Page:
, Francois Lintz2, Cesar de Cesar Netto3, Alexej Barg4, Arne Burssens5 and Scott Ellis6
KeywordsWeight bearing CTPedCATPedographyCentre of gravity (COG)Foot center (FC)
Weight bearing CT (WBCT) is a technology that allows 3D imaging with full weight bearing which is not influenced by projection and/or foot orientation [1, 2]. In the first published study, specific bone position (angle) measurements using WBCT were compared with conventional weight bearing radiographs and conventional non weight bearing CT . The angles differed between radiographs, CT, and WBCT, indicating that only WBCT is able to detect the correct angles, i.e., bone position . In a subsequent study, the correlation between 3D bone position and pedographic measurements, i.e., force and pressure (distribution), has been investigated . In that study, 3D bone position did not correlate with force and pressure distribution under the foot sole during simultaneous WBCT scan and pedography . Consequently, the bone positions measured with WBCT did not allow conclusions about the force and pressure distribution in this static configuration . Vice versa, pedography parameters did not allow conclusions about the 3D bone position . One conclusion was that further investigations with higher case number and more other parameters should be carried out to further validate these surprising findings . Meanwhile, center of gravity (COG) and foot center (FC) were discussed to be important parameters for biomechanical assessment around foot and ankle and consequently as basis for diagnostics and planning of corrective surgeries and/or joint replacement [4, 5]. In particular, a semiautomatic system (TALAS, CurveBeam, Warrington PA, USA) designed to measure hindfoot alignment as a 3D biometric uses the anterior midline of the forefoot (which joins the FC with the midpoint between the first and the fifth metatarsal heads) as a landmark for hindfoot alignment . The aim of this study was to analyze the difference between morphology- and anatomy (bone/WBCT)-based FC, calculated as the intersection of the median lines of the triangular-based pyramid model of the foot and force/pressure (pedography)-based COG. Motion of COG during WBCT/pedography scan should also be assessed as potential source for bias. For this study, a customized pedography sensor (Pliance, Novel, Munich, Germany) was inserted into a WBCT as described previously . Our hypothesis was that the FC should be a good predictor of mediolateral position of the COG but not longitudinal since the anatomy of the hindfoot allows free anteroposterior movement but limited mediolateral.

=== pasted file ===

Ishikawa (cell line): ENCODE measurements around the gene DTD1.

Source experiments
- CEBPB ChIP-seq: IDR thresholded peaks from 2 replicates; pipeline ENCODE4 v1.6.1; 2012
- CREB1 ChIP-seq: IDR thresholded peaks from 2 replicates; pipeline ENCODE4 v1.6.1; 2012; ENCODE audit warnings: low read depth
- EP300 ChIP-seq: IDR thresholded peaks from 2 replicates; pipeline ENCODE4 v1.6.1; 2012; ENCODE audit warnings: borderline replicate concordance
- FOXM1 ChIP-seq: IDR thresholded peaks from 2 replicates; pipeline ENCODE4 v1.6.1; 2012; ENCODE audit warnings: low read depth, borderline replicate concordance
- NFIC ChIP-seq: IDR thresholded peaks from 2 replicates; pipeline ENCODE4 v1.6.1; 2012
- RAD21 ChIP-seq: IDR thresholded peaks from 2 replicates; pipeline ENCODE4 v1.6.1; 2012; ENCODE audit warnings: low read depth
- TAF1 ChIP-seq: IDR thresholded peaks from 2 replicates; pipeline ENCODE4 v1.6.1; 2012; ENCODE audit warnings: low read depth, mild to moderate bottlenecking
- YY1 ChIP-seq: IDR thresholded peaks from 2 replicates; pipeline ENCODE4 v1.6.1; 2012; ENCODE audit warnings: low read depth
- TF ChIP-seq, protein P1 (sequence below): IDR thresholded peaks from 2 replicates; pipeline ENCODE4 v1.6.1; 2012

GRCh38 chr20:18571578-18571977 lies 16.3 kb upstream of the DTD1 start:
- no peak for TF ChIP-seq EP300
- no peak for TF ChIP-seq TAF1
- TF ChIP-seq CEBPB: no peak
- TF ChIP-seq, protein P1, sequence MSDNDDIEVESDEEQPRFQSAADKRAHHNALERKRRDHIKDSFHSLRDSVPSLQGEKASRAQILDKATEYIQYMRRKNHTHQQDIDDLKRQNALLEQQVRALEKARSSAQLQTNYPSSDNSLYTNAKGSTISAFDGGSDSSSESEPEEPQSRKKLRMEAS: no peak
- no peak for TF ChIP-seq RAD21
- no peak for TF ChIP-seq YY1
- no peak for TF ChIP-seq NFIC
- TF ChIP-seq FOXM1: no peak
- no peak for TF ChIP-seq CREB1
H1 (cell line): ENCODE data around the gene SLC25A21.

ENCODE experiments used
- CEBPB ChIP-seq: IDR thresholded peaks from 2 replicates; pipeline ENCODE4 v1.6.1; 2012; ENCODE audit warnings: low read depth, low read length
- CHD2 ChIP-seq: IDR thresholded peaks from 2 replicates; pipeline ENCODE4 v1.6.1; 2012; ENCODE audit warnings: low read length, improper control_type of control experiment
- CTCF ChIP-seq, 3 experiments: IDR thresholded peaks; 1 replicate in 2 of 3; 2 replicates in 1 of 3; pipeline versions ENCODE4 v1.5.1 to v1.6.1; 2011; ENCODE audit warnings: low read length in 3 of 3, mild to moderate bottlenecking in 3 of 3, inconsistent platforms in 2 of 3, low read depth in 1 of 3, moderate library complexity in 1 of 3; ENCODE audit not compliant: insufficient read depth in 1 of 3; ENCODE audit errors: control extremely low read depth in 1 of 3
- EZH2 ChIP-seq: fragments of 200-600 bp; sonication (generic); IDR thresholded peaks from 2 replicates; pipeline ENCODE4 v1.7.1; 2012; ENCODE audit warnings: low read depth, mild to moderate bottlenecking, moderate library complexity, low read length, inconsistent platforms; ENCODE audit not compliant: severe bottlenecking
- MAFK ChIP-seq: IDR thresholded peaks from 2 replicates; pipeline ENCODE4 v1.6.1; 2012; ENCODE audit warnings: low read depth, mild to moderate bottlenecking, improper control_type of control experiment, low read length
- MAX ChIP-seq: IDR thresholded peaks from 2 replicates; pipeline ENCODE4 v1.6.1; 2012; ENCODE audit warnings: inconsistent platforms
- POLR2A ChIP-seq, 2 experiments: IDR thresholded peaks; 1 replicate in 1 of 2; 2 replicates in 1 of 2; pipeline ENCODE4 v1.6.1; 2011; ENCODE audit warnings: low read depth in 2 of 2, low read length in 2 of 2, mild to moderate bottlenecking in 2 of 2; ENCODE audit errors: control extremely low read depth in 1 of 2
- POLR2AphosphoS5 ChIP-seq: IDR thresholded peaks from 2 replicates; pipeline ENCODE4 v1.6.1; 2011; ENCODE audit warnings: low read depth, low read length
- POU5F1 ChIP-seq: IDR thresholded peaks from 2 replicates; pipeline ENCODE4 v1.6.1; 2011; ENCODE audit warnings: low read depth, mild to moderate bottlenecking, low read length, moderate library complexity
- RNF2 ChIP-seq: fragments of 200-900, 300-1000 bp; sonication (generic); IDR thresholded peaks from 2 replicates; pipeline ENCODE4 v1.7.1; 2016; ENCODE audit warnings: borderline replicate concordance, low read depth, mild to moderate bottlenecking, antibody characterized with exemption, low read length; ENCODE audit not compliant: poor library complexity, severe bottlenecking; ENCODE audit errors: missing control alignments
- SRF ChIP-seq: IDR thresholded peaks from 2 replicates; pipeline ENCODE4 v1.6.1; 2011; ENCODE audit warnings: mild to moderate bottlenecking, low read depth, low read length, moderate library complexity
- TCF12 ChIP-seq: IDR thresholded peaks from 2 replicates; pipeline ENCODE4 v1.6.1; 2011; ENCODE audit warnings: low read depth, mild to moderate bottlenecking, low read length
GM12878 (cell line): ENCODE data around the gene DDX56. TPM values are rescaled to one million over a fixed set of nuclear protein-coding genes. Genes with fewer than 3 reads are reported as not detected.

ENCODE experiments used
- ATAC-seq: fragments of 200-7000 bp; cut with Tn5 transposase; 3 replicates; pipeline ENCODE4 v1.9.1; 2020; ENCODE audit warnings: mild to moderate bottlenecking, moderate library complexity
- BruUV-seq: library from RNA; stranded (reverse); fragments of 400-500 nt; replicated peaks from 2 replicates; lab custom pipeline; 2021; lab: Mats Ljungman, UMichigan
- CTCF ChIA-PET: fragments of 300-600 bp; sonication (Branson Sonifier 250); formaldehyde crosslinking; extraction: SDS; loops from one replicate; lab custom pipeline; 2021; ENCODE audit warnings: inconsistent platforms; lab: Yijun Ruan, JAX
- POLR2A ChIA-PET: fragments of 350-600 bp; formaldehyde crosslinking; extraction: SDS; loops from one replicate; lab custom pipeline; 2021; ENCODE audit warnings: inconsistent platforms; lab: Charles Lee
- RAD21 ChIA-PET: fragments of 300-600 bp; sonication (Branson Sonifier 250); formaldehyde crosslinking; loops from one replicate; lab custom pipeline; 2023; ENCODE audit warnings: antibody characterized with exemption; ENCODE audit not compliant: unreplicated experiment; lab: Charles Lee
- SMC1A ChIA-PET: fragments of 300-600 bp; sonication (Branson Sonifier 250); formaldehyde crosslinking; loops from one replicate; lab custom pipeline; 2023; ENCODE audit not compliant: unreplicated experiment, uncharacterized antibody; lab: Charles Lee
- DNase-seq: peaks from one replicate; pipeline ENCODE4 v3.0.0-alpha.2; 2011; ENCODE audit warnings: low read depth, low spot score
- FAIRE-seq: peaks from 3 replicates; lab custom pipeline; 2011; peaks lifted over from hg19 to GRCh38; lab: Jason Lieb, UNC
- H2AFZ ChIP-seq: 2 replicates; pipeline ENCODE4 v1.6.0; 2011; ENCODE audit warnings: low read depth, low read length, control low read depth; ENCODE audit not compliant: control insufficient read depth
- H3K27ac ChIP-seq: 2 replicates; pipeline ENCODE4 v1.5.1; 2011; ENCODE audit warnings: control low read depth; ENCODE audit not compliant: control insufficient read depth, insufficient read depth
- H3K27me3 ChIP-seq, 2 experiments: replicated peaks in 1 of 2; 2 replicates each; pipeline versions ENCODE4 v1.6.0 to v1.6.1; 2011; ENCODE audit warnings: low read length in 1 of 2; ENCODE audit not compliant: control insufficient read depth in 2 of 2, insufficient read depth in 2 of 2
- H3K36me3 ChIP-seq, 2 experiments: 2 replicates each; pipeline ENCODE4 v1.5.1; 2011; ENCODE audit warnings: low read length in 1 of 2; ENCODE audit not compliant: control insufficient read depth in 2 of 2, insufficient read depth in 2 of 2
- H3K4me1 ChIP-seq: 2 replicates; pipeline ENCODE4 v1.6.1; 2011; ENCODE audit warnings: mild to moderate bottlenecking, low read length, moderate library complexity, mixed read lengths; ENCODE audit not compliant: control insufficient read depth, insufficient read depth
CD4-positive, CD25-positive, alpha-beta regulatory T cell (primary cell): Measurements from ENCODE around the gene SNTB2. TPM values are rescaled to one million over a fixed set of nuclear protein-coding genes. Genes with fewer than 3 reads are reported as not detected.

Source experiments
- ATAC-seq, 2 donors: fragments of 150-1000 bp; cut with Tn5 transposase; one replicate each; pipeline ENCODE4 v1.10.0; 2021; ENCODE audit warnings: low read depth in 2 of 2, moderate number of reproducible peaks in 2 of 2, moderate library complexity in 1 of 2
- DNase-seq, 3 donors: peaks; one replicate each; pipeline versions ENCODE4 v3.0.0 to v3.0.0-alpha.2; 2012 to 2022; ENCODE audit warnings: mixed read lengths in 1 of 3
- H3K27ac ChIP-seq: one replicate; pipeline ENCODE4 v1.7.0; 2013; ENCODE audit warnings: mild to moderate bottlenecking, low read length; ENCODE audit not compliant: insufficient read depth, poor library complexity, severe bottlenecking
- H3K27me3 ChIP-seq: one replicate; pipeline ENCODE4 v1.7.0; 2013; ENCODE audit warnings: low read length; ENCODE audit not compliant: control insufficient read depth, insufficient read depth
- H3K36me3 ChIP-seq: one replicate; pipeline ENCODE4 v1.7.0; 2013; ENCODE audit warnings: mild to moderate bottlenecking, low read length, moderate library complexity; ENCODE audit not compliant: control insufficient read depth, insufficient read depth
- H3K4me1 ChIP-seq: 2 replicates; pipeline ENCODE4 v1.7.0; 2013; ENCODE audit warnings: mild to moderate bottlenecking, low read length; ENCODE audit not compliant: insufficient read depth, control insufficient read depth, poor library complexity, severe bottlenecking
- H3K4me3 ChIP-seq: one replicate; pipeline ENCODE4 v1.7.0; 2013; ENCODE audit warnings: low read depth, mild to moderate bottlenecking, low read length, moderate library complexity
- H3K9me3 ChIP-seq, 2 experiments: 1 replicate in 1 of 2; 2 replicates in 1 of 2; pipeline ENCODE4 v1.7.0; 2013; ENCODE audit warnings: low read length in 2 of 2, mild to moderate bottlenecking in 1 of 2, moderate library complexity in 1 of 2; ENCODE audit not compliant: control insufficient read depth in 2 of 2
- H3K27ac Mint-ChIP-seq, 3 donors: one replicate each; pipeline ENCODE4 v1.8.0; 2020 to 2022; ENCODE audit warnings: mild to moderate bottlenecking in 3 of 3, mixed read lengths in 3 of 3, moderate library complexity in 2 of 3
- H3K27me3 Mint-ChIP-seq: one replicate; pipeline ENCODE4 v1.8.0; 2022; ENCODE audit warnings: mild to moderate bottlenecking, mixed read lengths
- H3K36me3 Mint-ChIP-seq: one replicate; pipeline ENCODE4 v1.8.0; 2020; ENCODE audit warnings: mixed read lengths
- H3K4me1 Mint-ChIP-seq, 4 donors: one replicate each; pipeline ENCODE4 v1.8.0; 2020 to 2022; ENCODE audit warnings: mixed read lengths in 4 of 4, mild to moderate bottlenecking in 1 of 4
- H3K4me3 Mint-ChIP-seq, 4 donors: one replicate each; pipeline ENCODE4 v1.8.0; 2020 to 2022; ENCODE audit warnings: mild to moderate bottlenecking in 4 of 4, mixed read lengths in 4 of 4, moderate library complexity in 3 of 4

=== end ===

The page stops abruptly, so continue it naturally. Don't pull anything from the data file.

Inclusion and Exclusion Criteria, Ethics
The inclusion criteria were age ≥18 years, presentation at the local foot and ankle outpatient clinic, and indication for WBCT. The indication for WBCT was defined according to local practice as described previously . These indications have recently evolved to include all the patients presenting at our institution except initial postoperative follow-up radiographs without weight bearing.
The exclusion criteria were age <18 years, no indication for WBCT imaging, and participation in other studies.
Approval from the local ethical committee was granted based on the indications as described above. Informed consent was obtained from all subjects.
Image Acquisition: Foot Center (FC)
Pedography: Center of Gravity (COG)
Comparison of FC/COG
The statistical analysis was performed with Microsoft Excel 2016 (Microsoft, Redmond, WA, USA) and SPSS 24.0 (IBM, Rochester, MN, USA). The data (distances/shift between FC and COG) was successfully tested for normal distribution with a Shapiro-Wilk test. A bilateral paired t-test was used to compare data from the left to the right foot. One-way ANOVA with potential post hoc Scheffe test was used for data comparison between different pathologies. Pearson test (two sided) was used for correlation of BMI with measured data (distances/shift between FC and COG). Correlation was defined as significant when p < 0.05 and when significant then sufficient when r > 0.5 or r <−0.5.
Registered foot and ankle pathologies in 180 feet in 90 patients
Isolated hallux valgus
Complex forefoot deformity
Other combined deformities
Osteoarthritis without relevant deformity